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THE TOPEKA DAILY STATE JOURNAL FRIDAY EVENING, JUNE 21, 1907.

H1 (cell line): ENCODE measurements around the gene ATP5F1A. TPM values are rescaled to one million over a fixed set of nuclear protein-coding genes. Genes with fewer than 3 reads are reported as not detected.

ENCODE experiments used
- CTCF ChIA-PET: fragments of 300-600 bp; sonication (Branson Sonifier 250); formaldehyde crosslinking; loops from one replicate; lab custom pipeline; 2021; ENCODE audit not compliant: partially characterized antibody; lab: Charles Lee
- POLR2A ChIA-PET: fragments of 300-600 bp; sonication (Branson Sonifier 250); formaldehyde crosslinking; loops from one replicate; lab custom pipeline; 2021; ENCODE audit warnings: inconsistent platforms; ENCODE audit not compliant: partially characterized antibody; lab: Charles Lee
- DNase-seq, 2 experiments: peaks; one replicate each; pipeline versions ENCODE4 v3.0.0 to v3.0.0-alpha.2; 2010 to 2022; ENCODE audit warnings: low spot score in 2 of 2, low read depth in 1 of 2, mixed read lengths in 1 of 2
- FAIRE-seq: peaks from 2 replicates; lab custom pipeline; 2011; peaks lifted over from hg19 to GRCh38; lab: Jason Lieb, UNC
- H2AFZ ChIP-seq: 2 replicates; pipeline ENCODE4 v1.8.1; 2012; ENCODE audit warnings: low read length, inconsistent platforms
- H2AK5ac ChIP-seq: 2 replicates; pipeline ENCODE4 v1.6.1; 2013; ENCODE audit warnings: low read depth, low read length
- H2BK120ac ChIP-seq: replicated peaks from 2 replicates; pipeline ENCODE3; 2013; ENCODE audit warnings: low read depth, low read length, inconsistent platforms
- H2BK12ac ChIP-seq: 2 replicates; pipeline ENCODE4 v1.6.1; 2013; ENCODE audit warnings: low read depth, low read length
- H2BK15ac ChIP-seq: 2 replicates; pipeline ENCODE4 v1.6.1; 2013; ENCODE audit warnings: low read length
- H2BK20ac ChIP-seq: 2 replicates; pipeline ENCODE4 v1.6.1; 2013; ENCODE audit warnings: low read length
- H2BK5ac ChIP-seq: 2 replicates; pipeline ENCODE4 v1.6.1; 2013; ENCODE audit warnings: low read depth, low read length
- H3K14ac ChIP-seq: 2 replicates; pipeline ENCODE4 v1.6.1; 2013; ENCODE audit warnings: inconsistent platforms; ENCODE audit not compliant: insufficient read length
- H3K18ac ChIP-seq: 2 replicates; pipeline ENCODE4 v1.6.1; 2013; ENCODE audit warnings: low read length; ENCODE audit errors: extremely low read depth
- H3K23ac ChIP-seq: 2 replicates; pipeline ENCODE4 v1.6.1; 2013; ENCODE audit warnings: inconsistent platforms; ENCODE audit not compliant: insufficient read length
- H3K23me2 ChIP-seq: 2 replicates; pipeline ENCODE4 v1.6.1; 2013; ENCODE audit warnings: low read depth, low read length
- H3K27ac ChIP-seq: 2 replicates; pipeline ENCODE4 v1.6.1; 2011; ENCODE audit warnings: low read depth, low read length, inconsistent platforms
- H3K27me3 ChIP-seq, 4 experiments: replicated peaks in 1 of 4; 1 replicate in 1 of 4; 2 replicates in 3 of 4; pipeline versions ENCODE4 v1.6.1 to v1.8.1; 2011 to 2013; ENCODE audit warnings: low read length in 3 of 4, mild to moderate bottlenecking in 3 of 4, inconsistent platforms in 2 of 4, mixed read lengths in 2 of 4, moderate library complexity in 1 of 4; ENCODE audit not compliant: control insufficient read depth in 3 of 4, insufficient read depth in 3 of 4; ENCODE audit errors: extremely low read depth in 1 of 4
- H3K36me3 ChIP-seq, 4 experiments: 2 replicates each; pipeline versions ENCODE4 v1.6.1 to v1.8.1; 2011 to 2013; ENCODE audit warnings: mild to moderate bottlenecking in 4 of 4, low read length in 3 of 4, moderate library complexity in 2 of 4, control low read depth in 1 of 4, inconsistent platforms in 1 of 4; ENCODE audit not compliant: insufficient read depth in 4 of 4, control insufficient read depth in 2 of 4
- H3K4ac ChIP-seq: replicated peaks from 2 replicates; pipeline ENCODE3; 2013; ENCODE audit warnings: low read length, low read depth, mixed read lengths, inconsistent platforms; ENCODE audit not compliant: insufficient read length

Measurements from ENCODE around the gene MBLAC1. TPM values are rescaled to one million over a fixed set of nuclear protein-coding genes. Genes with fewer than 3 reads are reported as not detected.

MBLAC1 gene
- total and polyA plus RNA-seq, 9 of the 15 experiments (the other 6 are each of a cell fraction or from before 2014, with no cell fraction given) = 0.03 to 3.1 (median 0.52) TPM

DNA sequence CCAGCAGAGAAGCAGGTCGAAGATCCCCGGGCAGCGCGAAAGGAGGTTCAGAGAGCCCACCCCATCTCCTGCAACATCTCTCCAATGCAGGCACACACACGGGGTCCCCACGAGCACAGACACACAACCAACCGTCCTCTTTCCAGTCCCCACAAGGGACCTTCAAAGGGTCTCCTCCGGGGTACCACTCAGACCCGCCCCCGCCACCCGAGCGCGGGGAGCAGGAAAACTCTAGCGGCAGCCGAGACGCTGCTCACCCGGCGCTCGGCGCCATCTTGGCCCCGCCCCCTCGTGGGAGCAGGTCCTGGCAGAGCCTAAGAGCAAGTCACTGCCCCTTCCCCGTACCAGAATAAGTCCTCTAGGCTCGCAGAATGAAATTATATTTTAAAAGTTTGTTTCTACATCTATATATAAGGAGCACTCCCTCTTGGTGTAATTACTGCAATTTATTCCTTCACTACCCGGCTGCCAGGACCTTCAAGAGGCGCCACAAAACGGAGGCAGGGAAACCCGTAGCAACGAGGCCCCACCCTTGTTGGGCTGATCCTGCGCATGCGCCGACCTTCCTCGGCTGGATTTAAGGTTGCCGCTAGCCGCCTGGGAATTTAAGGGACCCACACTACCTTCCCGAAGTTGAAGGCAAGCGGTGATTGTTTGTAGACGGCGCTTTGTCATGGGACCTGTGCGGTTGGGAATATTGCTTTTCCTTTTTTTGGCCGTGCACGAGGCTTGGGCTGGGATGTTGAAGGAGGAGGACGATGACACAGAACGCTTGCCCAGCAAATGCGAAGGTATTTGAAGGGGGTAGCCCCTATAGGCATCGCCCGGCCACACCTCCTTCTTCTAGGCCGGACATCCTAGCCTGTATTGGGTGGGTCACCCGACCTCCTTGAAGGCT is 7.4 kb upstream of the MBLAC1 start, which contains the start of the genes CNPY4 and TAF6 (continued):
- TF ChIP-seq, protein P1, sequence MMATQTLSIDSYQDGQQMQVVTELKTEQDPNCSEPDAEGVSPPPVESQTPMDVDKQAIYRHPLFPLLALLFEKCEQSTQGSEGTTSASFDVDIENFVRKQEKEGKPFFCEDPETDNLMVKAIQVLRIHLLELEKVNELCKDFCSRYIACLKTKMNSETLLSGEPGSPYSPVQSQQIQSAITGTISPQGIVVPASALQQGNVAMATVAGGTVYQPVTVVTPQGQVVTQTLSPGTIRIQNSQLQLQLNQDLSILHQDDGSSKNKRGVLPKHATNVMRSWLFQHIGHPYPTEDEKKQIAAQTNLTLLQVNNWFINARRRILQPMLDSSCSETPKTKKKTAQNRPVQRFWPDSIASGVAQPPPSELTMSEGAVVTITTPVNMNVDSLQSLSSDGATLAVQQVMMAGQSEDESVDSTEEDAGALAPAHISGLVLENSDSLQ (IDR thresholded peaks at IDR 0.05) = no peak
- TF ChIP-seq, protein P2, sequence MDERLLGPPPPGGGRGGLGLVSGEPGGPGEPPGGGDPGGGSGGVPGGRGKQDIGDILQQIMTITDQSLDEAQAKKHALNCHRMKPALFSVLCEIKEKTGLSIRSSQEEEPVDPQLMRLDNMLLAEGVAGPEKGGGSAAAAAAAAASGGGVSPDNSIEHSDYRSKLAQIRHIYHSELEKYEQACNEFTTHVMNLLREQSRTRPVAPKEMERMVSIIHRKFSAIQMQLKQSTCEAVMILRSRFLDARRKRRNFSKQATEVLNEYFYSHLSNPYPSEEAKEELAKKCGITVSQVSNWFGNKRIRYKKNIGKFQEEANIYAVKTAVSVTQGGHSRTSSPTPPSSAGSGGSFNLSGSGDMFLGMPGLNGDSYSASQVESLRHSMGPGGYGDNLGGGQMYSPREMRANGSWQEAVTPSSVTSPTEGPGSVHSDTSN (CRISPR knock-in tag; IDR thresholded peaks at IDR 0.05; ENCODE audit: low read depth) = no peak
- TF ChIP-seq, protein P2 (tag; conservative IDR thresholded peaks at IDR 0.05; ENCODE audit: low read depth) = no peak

Surely You Can See- The Advantage of Buying Your Wedding Gifts at Our CLOSING-OUT SALE Everything Going at A Off Regular Prices i i M i. . j in TOPEKA SPICE MILLS 623 Jackson St. JONES MADE GOOD Had the Jobbers at His Mercy Throughout Thursday's Game. Jn. Fact the "Whole Topeka Team Flayed Battling Ball. "WICHITA WEAKENED. Two of Their Best Players Were Out of the Contest. Manager Holland Benched for Assaulting Guthrie. Take Telegram From Topeka Stirred Up the Bow. Wichita. Kan., June 21. Pitcher Jones of the Topeka team was too much for the local hitters Thursday and the visit ore won a. loosely played game by the score of 4 to L Jones had the Jobbers at his mercy, allowing but six hits and striking; out ten batsmen. He pitched shut-out ball until the ninth Inning, allowing but one man to reach second base In that time. In the ninth Inning Hetling knocked a neat single to center field. Bayless fouled out and Speer struck out but Nichols knocked a three base drive to center field and Hetling scored. Becker also pitched winning ball with the exception of the fourth Inning but errors and "bone head" playing lost the game. In the last half of the second Inning Manager Holland of the local team assaulted Umpire Guthrie, after the latter had ordered him from the field for protesting a called strike. "With Holland out of the game and Catcher Weaver laid up with a sore fin. ger the locals played poor ball. Several hits of a scratch nature were made by the visitors. A telegram received yesterday morn ing from Topeka which read as follows caused the trouble between Umpire Guthrie and Holland: "Watch Umpire Guthrie. Hurlburt and Crow have fixed him." A bad decision, coming as It did in the ?arly stages of the game, made thing3 look suspicious. Holland lost his head and struck Guthrie several times but was held by the players and prevented from Injuring him. The umpire was taken from the grounds In an automobile after the game had ended. In the fourth inning Hurlburt slapped a pretty single Into right field. Abbott bunted and advanced his captain to eecond base. "Red" Davis followed with a long hit over the center field fence. In the following Inning Olson reached first on Becker's error; Tonneman bunt ed and beat it out; Jones bunted and Becker threw the ball to the right field Olson and Tonneman scoring and Jones reaching third base; Lawler struck out, Hurlburt knocked a grounder to second base and Jones was caught between third and home; Abbott ended the inn ing; by flying out. Olson and Kelley played star games In old sore or nicer la only a symptom, aa outlet for the impurities and poisons -which, are ja tJle blood, and as long as this vital fluid remains in this impure, contaminated state the place w ill never heal. The application of salves, washes, powders, etc., may cause the spot to scab over, but a fresh outpouring of diseased matter from the blood starts it again, and thus it goe3 on, gradually growing worse and slowly affecting the entire health of the sufferer. There are many ways in which the blood becomes contaminated and poisoned. A long spell of sickness breeds disease germs in the system, the failure of the elimmative members to remove the refuse and waste matter of the body, the excessive use of mineral medicines in certain diseases, all infect the blood with morbid matter and germs which sooner or later is man ifested by a sore that refuses to heal. Persons with inherited blood taint are very apt to be afflicted with sores and ulcers. The taint may lie dormant Curing young, vigorous life, but when middle age is reached or passed and the natural energies begin to grow weaker, the tissues in some weak point break down and a chronic sore is formed and kept open by the constant drainage of impure matter from the blood. If the cause is not removed the Bore will continue to grow worse by eating deeper into the flesh, festering discharging, and slowly undermining the constitution. S. S. S. heals old sores by going down to the very bottom of the trouble, driving out the Impurities and building up the entire circulation. When S. S. S. has removed the cause the blood becomes rich and healthy, the sore begins to heal, new flesh is formed, and soon the place is cured. Do not depend on external epplieations, which do not reach the blood, but begin the use of S. S. S. and remove of the cause, and then the sore must heal . Book on Sores and Ulcers and medical advice free. THE SWIFT SPECIFIC CO.. ATLANTA. GA. E. D. GILES & CO., Props. the field, the former making several sensational stops. The score: TOPEKA. Player AB. R. H. O. A. E. Lawler, If. 4 0 1 0 0 0 Hurlburt. cf. 4 113 0 0 Abbott, lb. 8 0 0 6 0 1 Davis, rf 4 1 2 2 0 0 Rag&n as 4 0 2 3 11 Runkel, 8b 4 0 0 1 1 0 Olson. 2b 4 113 4 0 Tonneman, o. ....... SI 1 13 0 0 Jones, p. 2 0 0 0 1 0 8 27 WICHITA. Flayer AB. B, H. O. E. 0 0 0 1 0 0 0 0 0 Milan. If. 4011 McLear, lb. ......... 4 0 0 5 Hetling, 3b. . 3 112 Bayless, c .. 4 0 18 Holland, lb. .........1 0 0 0 Speer, rf 3 0 0 3 Nichols, cf. 4 0 2 4 Annis, 8S. 4 0 0 2 Kelley, 2b. 8 0 18 Becker, p. 3 0 0 0 33 1 27 14 4 SCORE BT INNINGS. Topeka 0 0 0 2 2 0 0 0 04 Wichita 0 0 0 0 0 0 0 0 11 Summary: Earned runs, Topeka, 2, Wichita 1; first base on errors, Topeka 3, Wichita 1; stolen bases, Ragan 2, Milan! sacrifice hits, Abbott, Jones; three base hit, Nichols; home run, Dav is; double plays, Ragan to Abbott, Kel ley to McLear; struck out, by Becker 6, by Jones 10; first base on balls, oft Jones 1; time of game 1 hour 45 mln; umpires, Ver Schure and Guthrie; at tendance 500. Hutchinson 3, Leavenworth 1. Leavenworth, June 21. Hutchin son won a slow game by superior hit ting. Score by Innings: R.H.B. Hutchinson 0 0 0 0 0 13 0 0-3 12 3 Leavenworth 0 0000000 11 3 1 Batteries Woods and Noyes; Hol lingsworth and Fisher. Oklahoma City 2, Joplln O. Oklahoma City, June 21. Hard and timely hitting and fast fielding en abled the Metropolitans to shut out Joplin 2 to 0. Score by Innings: R.H.E. Oklahoma City 0 0100010 2 7 2 Joplin 0 0 0 0 0 000 0-0 1 Batteries Bandy and Henry; Welch and Vanderhlll. "Webb City 13, Springfield 1. Springfield, June 21. Webb City's heavy hitting and Springfield's errors won for the visitors. Score by Innings: R.H E. Webb City 13 10 0 Springfield 15 6 Batteries Meredith and Cheek; Ellis and Fartridje. Western Association Standing. Clubs Won. Ixmt. Pet Wichita , 83 10 .767 Topeka ...28 18 .609 Oklahoma City 27 IS .6X Joplin 24 20 .645 Hutchinson 23 23 .5X Webb City 19 26 .422 Springfield 14 28 .333 Leavenworth ....10 35 .222 NATIONAL LEAGUE. Brooklyn 3, St. Louis 1. St. Louis, June 21. Rucker saved the game for Brooklyn by blanking St. Louis In the hthree extra innings after a single by Hostetter and a double by Lush had tied the score In the ninth, the game ending 3 to 1. Hummel's single drove in the winning runs for Brooklyn in the twelfth. Score by lnalnsrs: R.H.B. St. Louis 0 0000000100 01 10 3 Brooklyn 0 0000010000 23 8 0 Batteries McGlynn and Marshall; Bell, Rucker and Ritter. Chicago 4, Boston 0. Chicago, June 21. Chicago blanked Boston in the last game of the series by hitting at the right time. Outfield- OLD SORES er Howard of Boston Joined the locals and Randall played left field for Bos ton. Score bv lnnlnsrs: R.H.23. Chicago 0 0 2 110 0 0 4 10 0 Boston , 000 0 00 00 04 6 1 Batteries Overall and Kling; Cor ner and Brown. Pittsburg 4, Philadelphia 2. Pittsburg, June 21. Pittsburg won the last of a series of four games from Philadelphia by making the most of the errors of the opposition. Three three base hits were made but only one counted. Score by Innings: R.H.E. Pittsburg 2 0100100 4 9 3 Philadelphia 0 1000001 02 7 3 Batteries Phllllppe and Gibson; Sparks, Ritchie and Dootn. Cincinnati 6. New York 5. Cincinnati, June 21. Cincinnati won out In the twelfth inning by scor ing a run on Mowry's single, an out, Weiber's safe tap and Hugglngs per fect working of the "squeeze" play with Mowry. New York tied the score In the seventh, causing the retirement of Swing. Seymour strained a tendon In his leg in the sixth, forcing him from the game. Score by innlnars: R.H.E. Cincinnati 3 1010000000 16 13 2 New York 0 0000320000 05 10 1 Batteries Ewing, Weimer and Schlel; McGlnnlty and Fitzgerald. National League standing. Clubs Won. Lost P-t. Chicago 41 12 .774 New York 83 18 .647 Philadelphia, S2 20 .615 Pittsburg 27 21 .563 Boston 23 31 .415 Cincinnati 22 82 . .407 Brooklyn 19 35 .362 St. Louis ...1S 42 .263 AMERICAN LEAGUE. Chicago 2, Boston O. Boston, June 21. Chicago defeated Boston, 2 to 0. Chicago's runs were due to Pruitt's retirement in the eighth for the purpose of enabling Grlmshaw, a stronger batter, to enter the game. ticore by Innings: R.H.E. Chicago 0 0 0 0 0 0 0 0 22 6 1 Boston 0 0 0 0 0 0 0 0 00 8 0 Batteries Smith and Sullivan; Prultt, Glaze and Crlger. Cleveland 4, Washington 2. Washington, June 21. Cleveland bunched a single, a double and a triple on Falkenburg and scored enough to defeat Washington, 4 to 2. Liebhardt was a puzzle to Washington after the first. Score by Innings: R.H.E. Washington 1 0 10 0 0 0 0 02 4 1 Cleveland 0 3000010 0 t 7 1 Batteries Falkenburg and Heydon; Liebhardt and Bemis. Philadelphia 4, Detroit 0. Philadelphia, June 21. Philadel phia shut out Detroit through the ef fective pitching of Plank. Umpire Evans removed Hartzel from the game in the fifth inning for disputing a de cision. Score by Innings: R.H E. Detroit 0 0000000 00 4 5 Philadelphia 0 1003000 4 7 1 Batteries Eubanks, Schmidt and Archer; Plank and Schreck. St. Ixmls 9. New York 6. New York. June 21. St. Louis won again, with Powell pitching against his old clubmates. The locals made hits enough to win out but they failed to get them opportunely. Score by innings: R.H.E. St. Louis 10 0 3 3 0 0 0 29 8 1 New York 0 0112011 06 14 5 Batteries Powell and Buelow; Doyle, Chesbro, Brockett and Kleinow. American League Standing. Clubs Won. Lost. Pet. Chicago 34 18 .654 Cleveland 33 21 .611 Detroit 28 20 .583 Philadelphia 29 23 .558 New York 23 26 .469 St. Louis 23 32 .418 Washington 17 30 .362 Boston 13 35 .340 AMERICAN ASSOCIATION". At Louisville Louisville, 8; Colum bus, 3. (Twelve innings.) At Toledo Toledo. 2; Indianapo lis, 1. At Milwaukee First game: Mil waukee, 5; Minneapolis, 7. Second game: Milwaukee, 4; Minneapolis, 3. American Association Standing. Clubs Won. Lost. Pet Columbus 34 21 .618 Toledo 32 24 .511 Minneapolis 30 25 .545 Kansas City 26 28 .481 Indianapolis 2s 32 67 Milwaukee 26 32 .448 Louisville 24 30 .444 St. Paul t. 24 32 .429 WESTERN LEAGUE. Denver 4, Lincoln 3. Denver, June 21. The feature of the game was three home runs by the Denver team. Score by Innings: R.H B Denver 0 0201010 4 10 5 Lincoln 1 2000000 03 6 2 Batteries Bohannon and McDon ough; Jones and Zinran. Sioux City 5, Des Moines 4. Sioux City, June 21. Ex-Manager Williams was in the box for Sioux City for the sixth time this season and won hla sixth game, holding the Champions down to six scattered hits. Score v fnnfn. . ' nun Sioux City ".;, 10 0 0 0 0 1 5 10 1 Des Moines 20 20 00000 4 6 1 Batteries Williams and Sheehan; Axmer ana X eager. ; .. Pueblo 6, Omaha B. Pueblo. June 21. In a sensational game. Pueblo won from Omaha by a score or e to 5 in 13 inning. Score bv lnninm- n rr r Pueblo o 00001030100 16 14 9 Omaha 4 00000000100 O-S 9 3 Batteries Ragan and Gonding; dacason ana .Drill. Harvard 2, Yale 1. Cambridge, June 21. Ten Innings of fast, clean baseball were required before Harvard won the first of the annual series of eames from Yale on Soldiers' field Thursday by the score of z to l. Not until the seventh inning was a single man on either nine able to cross the home plate. Hillsboro 3, Durham 1. Hlllsboro, Kan., June 21. In a well played game Hillsboro defeated Dur ham by a score. 3 to 1. Batteries Herbel and Wedell; Leasure and Knack. Umpire Sparks. Time 1:10. Glasco 7. Toneka 5. Glasco, Kan., June 21. The ball game here yesterday between the To peka Giants and the Glasco Blue Sox resulted in a score of 7 to 6 in favor of Glasco. Kansas City Gets Beckley. St. Louis, Mo., June 21. Jake Beckley, the veteran first baseman of the fat. Louis Nationals, has been sold to the Kansas City team. Beckley has not Deen used much this season. Hoa- tetter has been holding down' Beck ley's position. Milwaukee wanted Beckley. WESTERN ASSOCIATION GOSSIP. WHERE3 THEY PLAY TOMORROW. Topeka at Wichita. Joplin at Oklahoma City. Webb City at Springfield. Hutchinson at Leavenworth. After seeing that it is in the Topeka team to whip Wichita the fans will undoubtedly turn out In great numbers in Wichita next Sunday afternoon. The Santa Fe has completed arrangements for a special train which will leave To peka about 6 o'clock In the morning and will return about midnight. The train will teach Wichita shortly before dinner and return after supper. This will give the baseball fans all the op portunity they need to see their team play ball and will Klve the less arduous fans a chance to see the wonders of the western Kansas village. Jones will pitch for Topeka and Cyrus Young will twirl for the Rabbits. An electrical storm In Wichita yes terday Just before the game completely knocked out telegraph and telephone service between the ball grounds and the downtown offices and for this rea son the plan to give each play by wire at. the Novelty theater had to be given up, although more than 200 people were in attendance to near tne report, now ever, the wires were finally fixed up for the last two innings and enough was announced to prove that the plan Is a good one and will prove a distinct success. Elmer Meredith, as was reported in the State Journal a few days ago, has returned to Webb City. He celebrated his return yesterday - by wolloping Springfield by a. score of 13 to 1. He held the Midgets to five hits. Red Davis got busy yesterday In the fourth inning and put the ball over the center field fence at Wichita. This is the first home run a visiting player has knocked on the Wichita grounds this Jones certainly must have been right yesterday. He allowed but five hits and In addition fanned ten men, which is going some. Captain Hurlburt started the fire works yesterday in the fourth inning by singling. Davis then knocked a homer and enough scores had been made to win the game. Rhody Hendrlx, the little Wichita pitcher, has been loaned to the Joplln team for the rest of the season. He Is a fair pitcher but on account of Wichita having so many pitchers he was transferred to Joplin. The papers over the circuit are allud ing to Dr. Jason Andrews as the "Beef Trust." Jay has cornered more beef than the average ball player. The fans who don't go to Wichita Sunday can witnss the game at the Novelty theater. Captain Hurlburt and even the morning lickspittle will always receive credit from the State Journal when they deserve credit. When Hurlburt acts the part of a rowdy he will be criticised by the State Journal just like any other mortal man. The part of licking his hand will be left to the morning lickspittle which has proven Its thorough qualification for the task. The action of Manager Jack Hol land of the Wichita Rabbits yesterday afternoon shows the attitude of the Wichita baseball public to a great ex tent. It has at various times been stated that the way Wichita won her home games was through bluffing the umpire and evidently that was what Holland was doing yesterday when he tried to knock a skylight out of Um pire Guthrie. A good sized fine and a suspension for an indefinite time would do much to correct the rowdy tactics of the Wichita team. Buck Weaver, the lofty catcher of the Wichita team, did not play yes terday on account of having a sore hand. They say that Buck Is about half of the team and hence his loss Is liable to be felt. The Topeka team would just as soon play with him in the game. Bill Dammann, ' of the White Sox early last season. Is now pitching for tho Evansville team in the Central league. Bill has pitched for several years and was at one time in the Cin cinnati team. He was pronounced dead to baseball several years ago but still hangs out with a tenacity that is remarkable. BASE BALL White Sox its. Wichita At Novelty Theater Saturday, 3:30 P. M. Sunday,-: 00 p. n. Every Play by "Wiro. Admission. 10 Cents. HOW COLBY IS GROWING The Banner Crops In Thomas County Aiding the Town. Colby, June 21. The amount of building going on in Colby ought to convince every visitor that Thomas county is going to raise her banner crops. That the outlay of money being cipenuea on tne new Improvements In Colby this year will far surpass any year In all her history there is no doubt. And they are of such a sub stantial nature that It means that Col- Dy is rorging forward at as lively rate as Thomas county has grown in popu lation ana aeveiopment. The. new courtnouse, being constructed at cost of 350,000, will be completed about the 1st of September, and then all of Thomas county will point with pride to her magnificent capital build ing, which will be the handsomest courtnouse west of Mitchell county. IS or is this all: The hieh school building will cost not far from 120,- uuu ro complete ana furnish; then there is her opera house, which will cost $18,000; the cost of the I. O: O. F. building will be not far from $10, 000; the new Farmers and Merchants' btate bank building will necessitate an outlay of not less than $12,000; the farmers elevator with a capacity of ao.uuu Dusneis, win cost not less than 78,000; the new home of the Free rresa was erecte dat a cost of about $1,500; and the Catholic church will doubtless be erected this year at an expense of $5,000. These improve ments foot up close to $125,000, a good starter for this year 1907 In a town which has been dubbed bv eastern Kansas newspapers as situated In the short grass section of northwestern Kansas. joidv has two as solid banks as there are in the Sixth district. The deposits of the Farmers and Mer chants State bank aggregate $182,- uuu ana of the Thomas county bank, $230,000, or a total of more than $412,000. This don't sound as if Col by and the farmers who carry their ban kaccounts here, live in a short grass region. To see the plans of the new bank building of the Farmers and Mer chants State bank, now being built by a. iauteroach, its owner and presi dent, the visitor will scarcely believe he would erect such a structure if he thought he was living in the short grass region. He came from Nebras ka the Colby In 1886. He was Willing to try nis iuck nere, ana here he has made money from that day to this. His block is a double building, 50 feet front, by 80 feet deep. The bank room will be heated with steam, tile floor. plate glass front, new fixtures and fur niture, and modern and up-to-date In every respect. Crosby & Son, the well known Kansas City contractors, who are building the new courthouse, are putting up the building. Eight automobiles are owned in Colby. Before the close of the year double this number will be In use. All of the Colby politicians are think ing of buying them, they will get over the county much faster than riding in horse vehicle, providing they are chasing after office. Colby is the banner wind mill town In the Sixth district having 168 to 152 claimed in Plalnvllle. To see these wind mills in operation watering the lovely shady lawns which Colby Is getting a goodly number of Is a pleasing sight to an visitors. Geo. Idzorek, the Polander. and one of Colby's real estate dealers, has suc ceeded .In locating about forty families on Thomas county lands. He has been here about two years. His people like this section of country and they make good farmers. Prof. J. E. Chamberlain, from La Cygne, succeeds Prof. W. E. Ray, who has been at the head of the high school for the last five years. The Thomas county school normal is in session, with a large attendance of teachers. The Colby editors. N. E. Turner, of the Tribune, and John Connelly, of the Free Press, who are, politically, as far apart as morning and night, are meeting with deserved prosperity. Each have fire-proof offices, whether hot winds are blowing or a fire is raging. Miles of cement sidewalks are being put down in Colby, and while the good work of building and making the town more attractive and permanent is going on, workmen are putting down walks of more substantial character. The Colby people could hardly be any other way than progressive in the mat ter of schools and churches. She is away ahead of many rival towns. The people appear to pull together better than in some northwestern Kansas towns. The writer has watched the pro gress of the building up of Colby before she got her first railroad, and at that time the hundreds of people in Thomas county were few and scattering. Now It is thickly populated with prosperous bank deposits, and the early sod homes have been succeeded by modern resi dences, many of them, while Colby, the county seat, has grown from frame buildings In the business portion to sub stantial brick blocks. If It is a little dry one will scarcely hear of anyone going away to better themselves. The Colby of today will grow as she grows older. Denver Boosters 5, Kinsley 1. Kinsley, Kan., June 21. The Den ver Boosters defeated Kinsley here Thursday In a well played game. 6 to 4. Dices Smith's wife Is deaf and dumb. Riggs Does she talk with her fingers? Die-ss I think so. Smith hasn't a dozen hairs left in his head. Philadelphia In aulrer. Low Rates via Union Pacific. $17.60 to Colorado and return. every day to September 30, 1907. $30.50 to Ogden or Salt Lake City and return, every day to September 30, 1907. $42.50 to Spokane and return, June 20 to July 12, 1907. $50.00 to Portland, Seattle, Tacoma, Everett, Bellingham, Vancouver, Vic toria or New Westminster and return, June 20 to July 12. $50.00 to San Francisco or Los An geles and return, June 20 to July 5. 355.00 to Yellowstone -arK ana re turn, including rail and stage, June 7 to Sepember 12. $60.00 to Portland, Tacoma, Seattle, - San Francisco, Los Angeles or San Diego and return, dally to Sepember 15, 1907. 362.50 Circuit Tour via San Fran cisco, Los Angeles and Portland, June 20 to' July 12, 1907. 373.50 Circuit Tour via San Fran cisco, Los Angeles and Portland, every day to September 15, 1907. $80.50 to Yellowstone park ana re turn including rail, stage and hotels in Park for regular tour, June 7 to September 12. Also very low round trip rates, June 1 to September 15, to many other Ore gon. Washington, Montana, Idaho and British Columbia points via Union Pacific. Inquire of F. A. Lewis, City Ticket Agent, 525 Kansas avenue, or J. C. Fulton, Depot Agent. Wnmm Mit-r lanntTlinetoerraal K.1KIT S JAP ROSE transparent soap tor WASHINO ! 1 h fc Hm All OruHlsw ana grocers sea ik In the Face of Competition We have secured fifteen per cent, of the cigar business of this country. How? By making better cigars of every grade than any other manufacturer has produced, and tell ing the truth about them. By making the strongest definite claims that any cigar manufacturer ever dared to make and by living up to them. By marking the boxes of our standard brands with the Triangle A so that every smoker of this country could shut down on the hit-or-miss way of buying cigars on anybody's say-so, and make his selections from brands that he knows are the best his money can pay for better in every way quality and grading of leaf, even ness of blend, and perfection of condition. Now put that to the test Smoke a cigar of some brand bearing the "A" (Triangle A) and find out. You can't do better than begin with The New CREMO Every box is extra-wrapped in glassine paper sealed to maintain perfect smoking condition and cleanli ness until the box is opened. AMERICAN CIGAR Manufacturer Colorado Grand California Cool Sierras A09Sealiore (2? Low rates all summer National Educational Association " meets at Los Angeles, July 8 to 12. Santa Fe excursions via Cirand Canyon or Arizona. Specially reduced rates. Ask fac N. B. A. folder. Summer tourist tickets to Colorado, Arizona and California. Liberal limits, diverse routes and stop-overs. Ask for "A Colorado Summer." "Tits of Chssns" nd "California Summer Outings. The Colorado Flyer and California Limited Santa F trams of luxury and speed afford a cool trip over dustless tracks, protected T. L. KINO, by block signals. City Passenger Agent, Fred H&rroy molls, too. Topeka, KaO. EXPOSITION AND RETURN VIA rjEiyYQr.!C, WASHIMGTOfJ, D. C. NIAGARA FALLS STOP-OVERS at Grand Ocean Trip between Hew York and Norfolk LAKE SHORE FROM CHICAGO . $32.05 MICHIGAN CENTRAL FROM CHICAGO 31.35 BIG FOUR FROM CHICAGO . . 32.05 EIS FOUR FROM ST. LOUIS . 3S.20 GOING AND RETURNING SAME ROUTE BIG FOUR FROM CHICAGO . . $22.25 BIG FOUR FROM ST. LOUIS . 25.00 tTOP-OVEB AT WA8H1K8TCH, 0. C WRITE FOB ILLUSTRATED FOLDER WARREN J. LYNCH, Passenger Traffic Managw, CHICAGO CO) o TRAINS A DAY TO V A COMPANY Merit Mark 22 A vacation among -the Rockies Canyo f xwc fmiVjL- a,. " !V".'l U - i ff r (I Circle Tours to tho riO R FOLK VA. ail Tourist Points Returning Topeka 4:30 A. M. 4:(Vi A. M. 6:60 A. M. 00 A. M. S:SS P. M. :25 P. M. T:?S P. M. 7:68 P. M. ILt. Kama City 8:f.s A. M. 68 A. M. 11:09 A. M. 11:20 A. M. 6:10 P. M. 10:00 P. M. 10:18 P. M. 10 iSO P. M. KANSAS CITY DOUBLE TRACK-NO S'0P3 FAST TIME. Ticket Officer First and Kansas Ave)., and 81 North Kansas Ave. I. ( i i .lit I ,1 ' ; t i i I i )1 V i i